Re: Creativity in Technical Communications (short)

Subject: Re: Creativity in Technical Communications (short)
From: Jim Purcell <jimpur -at- MICROSOFT -dot- COM>
Date: Thu, 27 Mar 1997 17:05:03 -0800

Barb Philbrick avers:

>To me, the biggest difference between novel writing and
> >writing is that if you write a novel, you write in a personal style
> >and hope your audience finds you. In technical writing, you learn
> >about your audience and write to its style.
> A more important difference is that the artistic writer sets out to
> misdirect and frustrate the reader's expectations as long as possible
> with all the literary devices at his disposal. The technical writer
> attempts just the opposite: we try to fulfill the reader's
> expectations in as few words and with as little ornamentation as
> possible.
> There is still plenty of room in technical writing for creativity and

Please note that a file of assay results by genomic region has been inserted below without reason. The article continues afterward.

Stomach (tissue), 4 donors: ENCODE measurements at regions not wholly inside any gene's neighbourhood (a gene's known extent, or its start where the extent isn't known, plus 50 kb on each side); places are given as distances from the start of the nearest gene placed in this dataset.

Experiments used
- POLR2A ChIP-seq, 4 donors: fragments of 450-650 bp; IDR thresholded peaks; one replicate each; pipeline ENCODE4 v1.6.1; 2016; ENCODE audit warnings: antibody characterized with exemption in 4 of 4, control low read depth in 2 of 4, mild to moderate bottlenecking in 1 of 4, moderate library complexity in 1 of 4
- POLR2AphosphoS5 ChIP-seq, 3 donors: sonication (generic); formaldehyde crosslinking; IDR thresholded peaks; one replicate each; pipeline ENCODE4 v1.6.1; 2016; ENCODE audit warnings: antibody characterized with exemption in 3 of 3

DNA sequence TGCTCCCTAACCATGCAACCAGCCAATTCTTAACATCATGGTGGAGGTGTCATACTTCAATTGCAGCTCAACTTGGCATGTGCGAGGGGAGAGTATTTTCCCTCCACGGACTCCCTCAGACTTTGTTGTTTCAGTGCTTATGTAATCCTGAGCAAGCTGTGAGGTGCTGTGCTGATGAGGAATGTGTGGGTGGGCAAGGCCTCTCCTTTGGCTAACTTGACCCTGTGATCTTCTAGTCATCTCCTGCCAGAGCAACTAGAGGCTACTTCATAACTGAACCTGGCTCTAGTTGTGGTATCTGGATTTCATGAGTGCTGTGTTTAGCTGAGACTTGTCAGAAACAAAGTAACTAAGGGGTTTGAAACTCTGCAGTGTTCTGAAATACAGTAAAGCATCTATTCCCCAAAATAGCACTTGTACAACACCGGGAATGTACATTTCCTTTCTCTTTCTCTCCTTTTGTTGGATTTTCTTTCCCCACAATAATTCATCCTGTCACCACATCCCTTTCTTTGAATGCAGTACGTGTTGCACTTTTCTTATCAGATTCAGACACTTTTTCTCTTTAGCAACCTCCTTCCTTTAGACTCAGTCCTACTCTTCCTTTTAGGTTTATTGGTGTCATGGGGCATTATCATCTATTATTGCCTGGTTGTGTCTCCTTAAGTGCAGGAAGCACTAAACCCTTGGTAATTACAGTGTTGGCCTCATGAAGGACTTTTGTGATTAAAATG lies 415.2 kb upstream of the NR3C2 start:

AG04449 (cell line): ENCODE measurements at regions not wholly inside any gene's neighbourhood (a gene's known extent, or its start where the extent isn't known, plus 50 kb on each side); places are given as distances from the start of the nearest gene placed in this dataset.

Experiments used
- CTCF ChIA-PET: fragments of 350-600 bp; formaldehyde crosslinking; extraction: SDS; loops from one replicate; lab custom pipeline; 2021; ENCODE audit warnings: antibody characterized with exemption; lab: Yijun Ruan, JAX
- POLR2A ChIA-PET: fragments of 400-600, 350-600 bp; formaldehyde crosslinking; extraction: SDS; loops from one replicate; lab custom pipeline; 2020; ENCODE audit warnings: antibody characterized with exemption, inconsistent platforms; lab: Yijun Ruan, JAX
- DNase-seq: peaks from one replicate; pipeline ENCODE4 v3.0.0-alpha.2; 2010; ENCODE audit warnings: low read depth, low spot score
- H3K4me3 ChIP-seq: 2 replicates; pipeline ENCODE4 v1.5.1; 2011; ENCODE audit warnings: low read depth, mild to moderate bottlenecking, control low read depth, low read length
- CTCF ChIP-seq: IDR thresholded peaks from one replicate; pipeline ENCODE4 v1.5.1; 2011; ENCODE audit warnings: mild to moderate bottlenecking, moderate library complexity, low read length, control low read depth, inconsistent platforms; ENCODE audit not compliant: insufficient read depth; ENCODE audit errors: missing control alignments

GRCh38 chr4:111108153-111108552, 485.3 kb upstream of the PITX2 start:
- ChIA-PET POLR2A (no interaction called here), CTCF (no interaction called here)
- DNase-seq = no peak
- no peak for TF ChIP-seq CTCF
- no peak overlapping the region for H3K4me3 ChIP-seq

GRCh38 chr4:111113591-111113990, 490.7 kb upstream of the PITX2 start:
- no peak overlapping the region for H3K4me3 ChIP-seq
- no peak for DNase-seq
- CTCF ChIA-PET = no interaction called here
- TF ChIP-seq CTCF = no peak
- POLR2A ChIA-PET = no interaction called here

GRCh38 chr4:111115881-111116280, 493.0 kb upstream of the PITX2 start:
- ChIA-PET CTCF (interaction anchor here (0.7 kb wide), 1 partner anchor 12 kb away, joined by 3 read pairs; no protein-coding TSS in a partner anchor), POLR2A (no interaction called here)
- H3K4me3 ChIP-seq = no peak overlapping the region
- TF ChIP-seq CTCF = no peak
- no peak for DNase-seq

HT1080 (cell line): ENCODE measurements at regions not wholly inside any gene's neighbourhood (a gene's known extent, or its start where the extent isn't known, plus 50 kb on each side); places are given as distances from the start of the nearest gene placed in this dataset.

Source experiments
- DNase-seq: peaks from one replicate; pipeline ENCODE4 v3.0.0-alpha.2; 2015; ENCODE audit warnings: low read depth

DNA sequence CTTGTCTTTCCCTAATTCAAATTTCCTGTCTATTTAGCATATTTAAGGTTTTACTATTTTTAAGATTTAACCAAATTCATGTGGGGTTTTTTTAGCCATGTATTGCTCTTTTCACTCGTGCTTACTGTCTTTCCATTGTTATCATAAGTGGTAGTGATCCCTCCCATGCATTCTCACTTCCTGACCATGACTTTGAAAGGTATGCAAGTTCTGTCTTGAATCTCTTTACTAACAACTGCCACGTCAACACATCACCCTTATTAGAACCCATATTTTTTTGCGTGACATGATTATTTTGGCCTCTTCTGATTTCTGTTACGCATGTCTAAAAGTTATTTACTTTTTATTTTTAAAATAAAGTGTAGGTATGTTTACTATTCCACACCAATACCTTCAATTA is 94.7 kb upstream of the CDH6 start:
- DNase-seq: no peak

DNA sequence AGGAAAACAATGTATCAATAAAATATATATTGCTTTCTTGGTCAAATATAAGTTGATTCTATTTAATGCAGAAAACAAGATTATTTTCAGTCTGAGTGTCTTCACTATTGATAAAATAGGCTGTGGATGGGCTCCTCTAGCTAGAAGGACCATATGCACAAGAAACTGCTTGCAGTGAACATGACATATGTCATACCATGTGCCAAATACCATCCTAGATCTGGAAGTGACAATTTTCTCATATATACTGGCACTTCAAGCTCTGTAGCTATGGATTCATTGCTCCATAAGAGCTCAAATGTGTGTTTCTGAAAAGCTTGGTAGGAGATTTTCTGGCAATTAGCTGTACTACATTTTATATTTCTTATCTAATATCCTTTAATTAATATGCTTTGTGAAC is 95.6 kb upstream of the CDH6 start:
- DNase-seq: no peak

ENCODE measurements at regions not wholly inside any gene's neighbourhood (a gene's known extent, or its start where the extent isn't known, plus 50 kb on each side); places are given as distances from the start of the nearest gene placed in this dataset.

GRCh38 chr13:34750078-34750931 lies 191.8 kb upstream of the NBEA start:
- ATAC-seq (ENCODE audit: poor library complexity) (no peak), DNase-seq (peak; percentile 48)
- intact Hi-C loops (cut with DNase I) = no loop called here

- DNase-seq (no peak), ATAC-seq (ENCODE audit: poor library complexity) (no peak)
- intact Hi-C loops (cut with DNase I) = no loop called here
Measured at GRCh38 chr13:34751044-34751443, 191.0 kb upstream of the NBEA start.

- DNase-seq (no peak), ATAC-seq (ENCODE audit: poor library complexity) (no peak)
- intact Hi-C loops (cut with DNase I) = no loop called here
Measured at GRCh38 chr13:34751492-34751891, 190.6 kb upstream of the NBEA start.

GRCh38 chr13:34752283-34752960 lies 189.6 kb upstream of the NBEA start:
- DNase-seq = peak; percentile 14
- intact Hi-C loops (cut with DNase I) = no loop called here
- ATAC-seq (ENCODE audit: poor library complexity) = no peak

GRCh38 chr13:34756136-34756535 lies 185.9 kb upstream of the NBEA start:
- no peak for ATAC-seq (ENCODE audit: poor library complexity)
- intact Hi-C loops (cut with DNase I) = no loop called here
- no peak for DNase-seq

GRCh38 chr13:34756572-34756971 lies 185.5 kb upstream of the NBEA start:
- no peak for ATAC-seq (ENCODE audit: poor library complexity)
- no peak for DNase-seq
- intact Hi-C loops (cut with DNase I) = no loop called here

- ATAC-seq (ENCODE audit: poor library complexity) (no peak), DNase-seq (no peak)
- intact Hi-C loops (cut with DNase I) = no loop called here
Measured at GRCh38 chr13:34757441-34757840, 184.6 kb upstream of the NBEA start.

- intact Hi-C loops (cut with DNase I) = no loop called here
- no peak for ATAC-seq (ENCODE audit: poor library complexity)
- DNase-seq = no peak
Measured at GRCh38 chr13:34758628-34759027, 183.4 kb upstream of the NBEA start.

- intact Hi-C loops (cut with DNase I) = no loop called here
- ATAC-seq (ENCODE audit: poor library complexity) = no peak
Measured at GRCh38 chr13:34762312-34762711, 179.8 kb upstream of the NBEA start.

> imagination, if not for art. All technical writing is essentially a
> narrative, and the reader is an evolving character in the narrative.
> It's just that our narratives are on the prosaic side: computer user
> with unsaved file ends up with saved file. EPA official gains
> understanding of the impact a new water treatment facility will have
> on a community. Not as glamorous as getting Elizabeth Bennett to the
> altar, to be sure, but it's the same principle, pursued with more
> single-mindedness: we attempt to get our character, in this case the
> reader, from point A to point B, and we use all the rhetorical devices
> at our disposal to do so. The intersection of writerly creativity and
> technical problem solving is what makes this profession so
> interesting, don't you think?
> Jim Purcell
> jimpur -at- microsoft -dot- com
> My opinions, not Microsoft's

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